Good mystery uncovering inter-racial dramas during the big push for African-American voter registration in the South just before Voting Rights Legislation became law.
In the 1960’s a young, white woman helps followers of Dr. Martin Luther King, Jr. canvas and organize new voters. It’s considered an appalling act in her small Southern community. How dare a barely twenty-something, sheltered white woman mingle with—much less build relationships with those “coloreds?” And Lord have mercy, how could she possibly fall in love with a “colored” man?
Surely she had gone mad, lost her mind! Lots of mean-spirited, unrelenting gaslighting takes place as family and neighbors pressure her to change her liberal ways.
Within a month, hatred, prejudice and unbridled outage spurs violence, broken-hearts and a repugnant crime. Though there are suspects aplenty, no one is held accountable….for decades. In fact, the crime wasn’t considered worth investigating for a sheriff who mingled in his off hours with the Klan. (You get the picture.)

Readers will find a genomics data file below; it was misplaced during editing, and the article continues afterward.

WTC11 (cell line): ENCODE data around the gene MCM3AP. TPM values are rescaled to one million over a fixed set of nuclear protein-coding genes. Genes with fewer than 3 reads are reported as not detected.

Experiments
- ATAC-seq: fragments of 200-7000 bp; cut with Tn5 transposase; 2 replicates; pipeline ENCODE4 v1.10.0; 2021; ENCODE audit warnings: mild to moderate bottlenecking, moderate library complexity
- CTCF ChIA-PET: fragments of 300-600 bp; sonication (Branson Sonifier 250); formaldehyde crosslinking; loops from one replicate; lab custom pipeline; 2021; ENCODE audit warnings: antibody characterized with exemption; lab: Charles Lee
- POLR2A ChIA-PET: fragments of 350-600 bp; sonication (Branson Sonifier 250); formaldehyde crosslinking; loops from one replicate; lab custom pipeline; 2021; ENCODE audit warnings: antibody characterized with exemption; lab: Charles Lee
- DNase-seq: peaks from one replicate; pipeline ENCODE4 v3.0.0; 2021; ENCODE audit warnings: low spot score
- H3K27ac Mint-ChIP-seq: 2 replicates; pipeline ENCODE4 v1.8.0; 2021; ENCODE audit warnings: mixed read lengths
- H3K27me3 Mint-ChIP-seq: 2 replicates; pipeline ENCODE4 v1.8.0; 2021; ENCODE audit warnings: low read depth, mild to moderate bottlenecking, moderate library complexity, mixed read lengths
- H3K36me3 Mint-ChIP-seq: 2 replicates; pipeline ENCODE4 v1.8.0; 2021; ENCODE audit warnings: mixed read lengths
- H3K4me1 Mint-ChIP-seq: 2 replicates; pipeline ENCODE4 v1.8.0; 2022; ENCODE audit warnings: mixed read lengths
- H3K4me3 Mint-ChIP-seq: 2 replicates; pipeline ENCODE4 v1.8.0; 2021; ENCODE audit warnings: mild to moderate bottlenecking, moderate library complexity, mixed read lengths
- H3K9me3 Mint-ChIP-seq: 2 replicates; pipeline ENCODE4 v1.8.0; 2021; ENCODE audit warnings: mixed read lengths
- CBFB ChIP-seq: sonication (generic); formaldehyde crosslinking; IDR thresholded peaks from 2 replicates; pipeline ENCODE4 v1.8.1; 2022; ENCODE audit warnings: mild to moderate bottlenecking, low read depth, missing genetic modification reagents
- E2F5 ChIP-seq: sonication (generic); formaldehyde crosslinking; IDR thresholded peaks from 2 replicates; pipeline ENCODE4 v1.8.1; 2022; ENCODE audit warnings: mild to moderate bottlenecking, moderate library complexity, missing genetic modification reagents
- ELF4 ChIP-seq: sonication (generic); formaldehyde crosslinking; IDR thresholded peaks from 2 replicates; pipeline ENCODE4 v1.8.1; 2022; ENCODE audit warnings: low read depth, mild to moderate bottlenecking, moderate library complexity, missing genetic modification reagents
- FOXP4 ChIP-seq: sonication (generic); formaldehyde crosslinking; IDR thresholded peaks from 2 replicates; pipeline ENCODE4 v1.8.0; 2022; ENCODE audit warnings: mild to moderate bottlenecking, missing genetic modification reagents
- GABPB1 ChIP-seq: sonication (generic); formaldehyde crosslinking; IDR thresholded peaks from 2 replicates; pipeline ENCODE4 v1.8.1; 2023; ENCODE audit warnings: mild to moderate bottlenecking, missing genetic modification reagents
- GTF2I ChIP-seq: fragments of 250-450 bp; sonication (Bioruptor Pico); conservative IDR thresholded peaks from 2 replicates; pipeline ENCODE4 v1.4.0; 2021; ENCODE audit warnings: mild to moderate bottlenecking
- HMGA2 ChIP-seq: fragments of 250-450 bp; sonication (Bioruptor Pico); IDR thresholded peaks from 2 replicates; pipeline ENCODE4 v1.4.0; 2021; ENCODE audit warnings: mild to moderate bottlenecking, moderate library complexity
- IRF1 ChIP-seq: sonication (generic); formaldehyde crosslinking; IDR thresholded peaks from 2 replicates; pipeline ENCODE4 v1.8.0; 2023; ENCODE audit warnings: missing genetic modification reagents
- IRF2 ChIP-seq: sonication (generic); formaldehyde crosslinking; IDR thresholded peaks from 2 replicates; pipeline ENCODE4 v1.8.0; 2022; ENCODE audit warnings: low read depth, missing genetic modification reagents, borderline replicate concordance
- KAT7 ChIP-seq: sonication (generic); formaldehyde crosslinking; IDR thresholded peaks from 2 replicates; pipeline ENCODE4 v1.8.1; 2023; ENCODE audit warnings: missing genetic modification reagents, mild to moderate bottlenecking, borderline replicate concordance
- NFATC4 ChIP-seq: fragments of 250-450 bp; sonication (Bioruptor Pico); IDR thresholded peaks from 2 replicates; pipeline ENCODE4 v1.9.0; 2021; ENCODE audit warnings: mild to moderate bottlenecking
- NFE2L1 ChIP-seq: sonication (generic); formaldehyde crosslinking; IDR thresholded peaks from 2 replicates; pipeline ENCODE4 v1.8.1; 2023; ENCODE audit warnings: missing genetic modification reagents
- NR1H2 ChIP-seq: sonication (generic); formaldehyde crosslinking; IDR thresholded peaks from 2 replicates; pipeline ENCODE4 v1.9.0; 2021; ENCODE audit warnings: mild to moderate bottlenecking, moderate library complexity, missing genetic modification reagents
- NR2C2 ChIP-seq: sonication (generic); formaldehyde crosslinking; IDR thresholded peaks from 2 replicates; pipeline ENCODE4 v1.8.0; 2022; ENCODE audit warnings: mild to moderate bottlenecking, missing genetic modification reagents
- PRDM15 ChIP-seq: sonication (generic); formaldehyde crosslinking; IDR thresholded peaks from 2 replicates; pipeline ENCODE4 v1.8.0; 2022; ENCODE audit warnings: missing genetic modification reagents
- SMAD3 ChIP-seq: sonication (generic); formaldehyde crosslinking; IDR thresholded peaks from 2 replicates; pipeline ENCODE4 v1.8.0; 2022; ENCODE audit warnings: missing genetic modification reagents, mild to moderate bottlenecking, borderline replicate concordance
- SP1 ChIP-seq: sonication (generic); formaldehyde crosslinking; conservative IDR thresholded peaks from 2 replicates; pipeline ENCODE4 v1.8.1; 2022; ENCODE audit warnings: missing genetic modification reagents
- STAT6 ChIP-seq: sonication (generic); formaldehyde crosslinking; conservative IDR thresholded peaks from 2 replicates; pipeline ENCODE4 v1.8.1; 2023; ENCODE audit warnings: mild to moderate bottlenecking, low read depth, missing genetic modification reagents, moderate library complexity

Not until 2010 is the small town case of criminal bigotry finally unearthed and solved by injured family members demanding answers. In the process of excavating secrets upon insidious secrets, families and community members are torn apart and the danger and vindictiveness
of “tribal thinking” is exposed.
Once the truth reaches the light of day, fresh starts begin for those whose lives were most impacted —and even destroyed—by racists gone mad.
Plot twists and a slow reveal hold interest. It’s up to the reader to decide if adequate justice —or sense of peace—was achieved.